To learn more, visit the provincial site for more wildlife dos and don’ts.
Food in the Local Community
“Cooking is all about people. Food is maybe the only universal thing that really has the power to bring everyone together. No matter what culture, everywhere around the world, people eat together.” ~ Guy Fieri
At our gatherings, whether it is for celebrations, loss, or simply social, food is always the pillar. We bond over food, and research shows that eating together may positively contribute to health outcomes.
When it comes to food, we are blessed in the Ontario Highlands. From farmers to artisans to bakers to cafes to food trucks – we have it all. This means that when you’re visiting, there’s always an opportunity to support local by buying and eating local.
There are so many delicious food trucks in Almonte, along with treats like Hummingbird Chocolate, and the donuts (now vegan options!) at HFT. Perth has incredible community based food stops like Picnic Perth and NorthFolk Café.
Let’s not forget Oh-el-la Café and Neat Café in Calabogie for those perfect post hike meals. How about Ottawa Valley Coffee in Renfrew? Or Fifth Chute Coffee in Eganville? And I know that their butter tarts are world class but have you tried the vegan poutine at The Cottage Cup in Golden Lake?
Speaking of butter tarts, have you tried the butter tarts from Hidden Goldmine Bakery in Madoc? Gooey, sweet, and delicious – the perfect tart for a fall day. Pair it with wine from Potter Settlement Winery or cider from Kings Mill Cider.
Get some amazing cured meats from Seed to Sausage in Sharbot Lake, and while you’re there pick up some cheese to accompany it from Back Forty Cheese in North Frontenac, or The Barn Chefs in Coe Hill or Ontario Water Buffalo Company for some truly amazing cheeses.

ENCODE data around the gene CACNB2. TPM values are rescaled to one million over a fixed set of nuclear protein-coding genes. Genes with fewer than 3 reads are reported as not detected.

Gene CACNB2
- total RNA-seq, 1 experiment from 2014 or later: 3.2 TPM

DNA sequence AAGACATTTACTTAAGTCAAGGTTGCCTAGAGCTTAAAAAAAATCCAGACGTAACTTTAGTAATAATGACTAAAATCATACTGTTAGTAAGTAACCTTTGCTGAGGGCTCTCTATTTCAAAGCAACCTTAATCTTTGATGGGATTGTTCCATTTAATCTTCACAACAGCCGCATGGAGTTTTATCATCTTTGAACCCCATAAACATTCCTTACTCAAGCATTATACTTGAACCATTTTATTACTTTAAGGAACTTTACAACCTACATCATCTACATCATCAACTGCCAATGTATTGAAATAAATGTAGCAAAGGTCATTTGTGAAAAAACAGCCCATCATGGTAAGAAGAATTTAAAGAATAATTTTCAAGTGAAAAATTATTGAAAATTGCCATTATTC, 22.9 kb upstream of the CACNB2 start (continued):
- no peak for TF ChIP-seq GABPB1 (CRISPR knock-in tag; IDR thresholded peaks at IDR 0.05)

In Haliburton, you won’t lack for places to connect with delicious food, like fine dining at Rhubarb Restaurant in Haliburton, or stop in at McKeck’s Tap & Grill for an Italian heritage pizza baked in a stone oven. Abbey Gardens will have something homegrown for you to take with you.
Safety and Self
When it comes to our own safety, there are a few responsible recreation tips when it comes to food.
- The golden rule while hiking is to eat and drink, even when you don’t feel like eating and drinking.
- Keep electrolytes on hand while enjoying the outdoors, no matter the season. Keep a package or two of electrolytes in the first aid kit.
- Snacks and meals don’t have to be fancy or expensive. There’s always the option to carry protein and snack bars, but you can also keep it simple with fruits, vegetables, oatmeal, nut butters, meat sticks or jerky, and trail mix.
- Carry emergency food and a water filtration system.
There is plenty of “food for thought” when it comes to responsible recreation and safety for the environment, community, and self. Mostly, it’s about building connections over a commonality, and then being aware of how our food habits have impact.
After all, as Chief Seattle is quoted as to saying; “The Earth does not belong to us: we belong to the Earth.”
Looking for more inspiration for connecting to food in Ontario’s Highlands? Click here to find more information about making an edible connection in the region.